Viacom's Real Intent? To Pretend The DMCA Requires Filtering
from the changing-copyright-law-through-lawsuits dept
We’re seeing more and more analysis of the summary judgment motions filed by both sides in the YouTube lawsuit between Google and Viacom. Unfortunately, many sites are basing their analysis on the out of context quotes Viacom pulled out of some emails — despite the fact that the evidence doesn’t actually support what it claims. One particularly laughable analysis was done by a group funded by the entertainment industry, which not only takes those quotes out of context and considers them proof, but then completely misinterprets Google’s filing as well. The writer, George Ou, seems to think that the point of Google’s filing is to show that since Viacom used YouTube, it shouldn’t file a lawsuit. But that’s not at all what Google’s motion said. The point wasn’t that Viacom used YouTube, but that it uploaded all sorts of content in secretive ways — ways that would make it impossible for Google to know what was and was not infringing. Furthermore, the arguments were about how Viacom set up a complex set of ever changing rules that confused even Viacom’s partner in issuing takedowns, and yet expected Google to be able to magically know what Viacom wished taken offline, and what should be left online. Oddly, Ou seems to have missed all of that, despite it being the central point to Google’s motion. He also falsely claims that Google is suggesting if Viacom uploaded some content, that means everyone should be able to do so. Google said no such thing. It’s merely pointing out that Google is in no position to know what Viacom is authorizing and what it is not — and according to the law, that means Google need not try to guess.
A much better analysis, that really cuts through the clutter and highlights the key point of the case, is the one by the EFF’s Fred von Lohmann, where he notes (as Eric Goldman did) that in a footnote, Viacom admits that it’s fine with all of YouTube’s actions after May of 2008, when it implemented its own filtering technology. Once you realize that, it becomes clear: Viacom is claiming that the DMCA requires filters. Yet, the DMCA is explicit that this is not true, and always has been. In fact, if I remember correctly, Paramount Pictures top lawyer (Paramount is a Viacom subsidiary) said in a discussion we wrote about last year, that he felt the current DMCA was deficient, in that it had a notice-and-takedown provision, rather than requiring proactive monitoring.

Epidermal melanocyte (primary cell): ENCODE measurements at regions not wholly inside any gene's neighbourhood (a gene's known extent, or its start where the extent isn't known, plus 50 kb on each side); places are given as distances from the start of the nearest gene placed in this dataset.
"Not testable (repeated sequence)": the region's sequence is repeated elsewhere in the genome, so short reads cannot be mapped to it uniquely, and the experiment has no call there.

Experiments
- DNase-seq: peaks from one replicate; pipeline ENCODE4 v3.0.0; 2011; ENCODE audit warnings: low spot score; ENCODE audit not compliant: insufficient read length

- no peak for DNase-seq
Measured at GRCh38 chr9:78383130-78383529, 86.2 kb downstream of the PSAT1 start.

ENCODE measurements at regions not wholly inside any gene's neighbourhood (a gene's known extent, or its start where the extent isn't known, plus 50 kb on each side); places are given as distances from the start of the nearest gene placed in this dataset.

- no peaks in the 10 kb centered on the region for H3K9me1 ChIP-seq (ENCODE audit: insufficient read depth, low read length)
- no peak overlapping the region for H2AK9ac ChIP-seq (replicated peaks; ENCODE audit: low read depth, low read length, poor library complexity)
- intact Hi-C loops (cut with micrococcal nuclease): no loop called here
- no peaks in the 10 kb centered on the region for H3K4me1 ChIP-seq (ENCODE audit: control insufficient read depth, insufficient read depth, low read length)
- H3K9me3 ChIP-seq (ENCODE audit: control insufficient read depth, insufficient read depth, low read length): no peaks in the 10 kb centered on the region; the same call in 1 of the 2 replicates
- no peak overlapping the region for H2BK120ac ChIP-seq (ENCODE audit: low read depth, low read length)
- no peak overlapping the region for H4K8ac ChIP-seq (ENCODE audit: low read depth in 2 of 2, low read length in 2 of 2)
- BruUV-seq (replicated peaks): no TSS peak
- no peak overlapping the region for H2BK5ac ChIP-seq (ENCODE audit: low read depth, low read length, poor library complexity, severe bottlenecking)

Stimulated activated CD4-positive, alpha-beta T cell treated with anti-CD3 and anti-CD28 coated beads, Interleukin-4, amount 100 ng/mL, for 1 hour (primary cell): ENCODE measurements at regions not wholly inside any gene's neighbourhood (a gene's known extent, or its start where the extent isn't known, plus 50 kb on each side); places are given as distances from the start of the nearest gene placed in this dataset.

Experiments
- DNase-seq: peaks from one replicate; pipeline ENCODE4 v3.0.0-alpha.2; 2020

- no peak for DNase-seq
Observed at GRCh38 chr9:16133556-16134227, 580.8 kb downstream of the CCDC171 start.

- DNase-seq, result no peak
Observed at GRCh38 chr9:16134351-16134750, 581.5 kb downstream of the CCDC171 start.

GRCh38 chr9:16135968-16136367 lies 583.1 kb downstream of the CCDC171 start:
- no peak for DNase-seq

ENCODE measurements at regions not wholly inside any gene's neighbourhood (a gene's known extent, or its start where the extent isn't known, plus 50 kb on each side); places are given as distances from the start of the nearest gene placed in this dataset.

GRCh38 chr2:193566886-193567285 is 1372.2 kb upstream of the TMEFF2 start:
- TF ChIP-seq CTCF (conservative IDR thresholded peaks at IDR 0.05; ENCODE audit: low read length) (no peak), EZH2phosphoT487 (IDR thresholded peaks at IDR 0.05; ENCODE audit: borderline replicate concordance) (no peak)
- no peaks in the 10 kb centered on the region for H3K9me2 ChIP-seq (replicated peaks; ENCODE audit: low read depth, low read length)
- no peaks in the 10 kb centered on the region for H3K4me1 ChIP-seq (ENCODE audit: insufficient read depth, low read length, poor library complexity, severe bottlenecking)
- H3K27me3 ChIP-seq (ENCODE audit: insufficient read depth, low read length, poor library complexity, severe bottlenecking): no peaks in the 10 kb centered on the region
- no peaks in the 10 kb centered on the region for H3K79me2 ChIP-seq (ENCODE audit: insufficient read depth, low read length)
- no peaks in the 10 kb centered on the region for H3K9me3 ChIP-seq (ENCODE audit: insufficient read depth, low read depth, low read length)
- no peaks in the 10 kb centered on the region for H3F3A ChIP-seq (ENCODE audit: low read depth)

And yet, by Viacom’s own (indirect) admission in this lawsuit, it seems to believe that the DMCA requires proactive monitoring:
So what Viacom is asking for here is a radical re-write of the DMCA that, if accepted, would put all kinds of online service providers at risk of huge statutory damages for copyright infringement. Is eBay used to commit copyright infringement every day by some users? Sure. Do people use Microsoft’s Bing to find infringing materials? Check. Do online lockering services get used to store infringing materials? Do users send infringing email attachments? How about the “send file” features of every instant messaging system? The only reason these (and many other) online services exist is because the DMCA safe harbors give them rules to follow that are much clearer than the murky standards for “secondary liability.” If Viacom is right, then there are no clear rules to follow, except “beg permission from every copyright owner first.” And that’s a rule that would hobble innovation and competition online.
So please pay careful attention to the actual arguments being made here. No one is saying that copyright infringement should be allowed on YouTube. The only question is whether or not it should be YouTube’s responsibility to proactively monitor that content and stop it from being uploaded. The law is pretty clear that this is not required — and, as Google’s filing makes clear, even if it were required, given Viacom’s own actions, this would be impossible.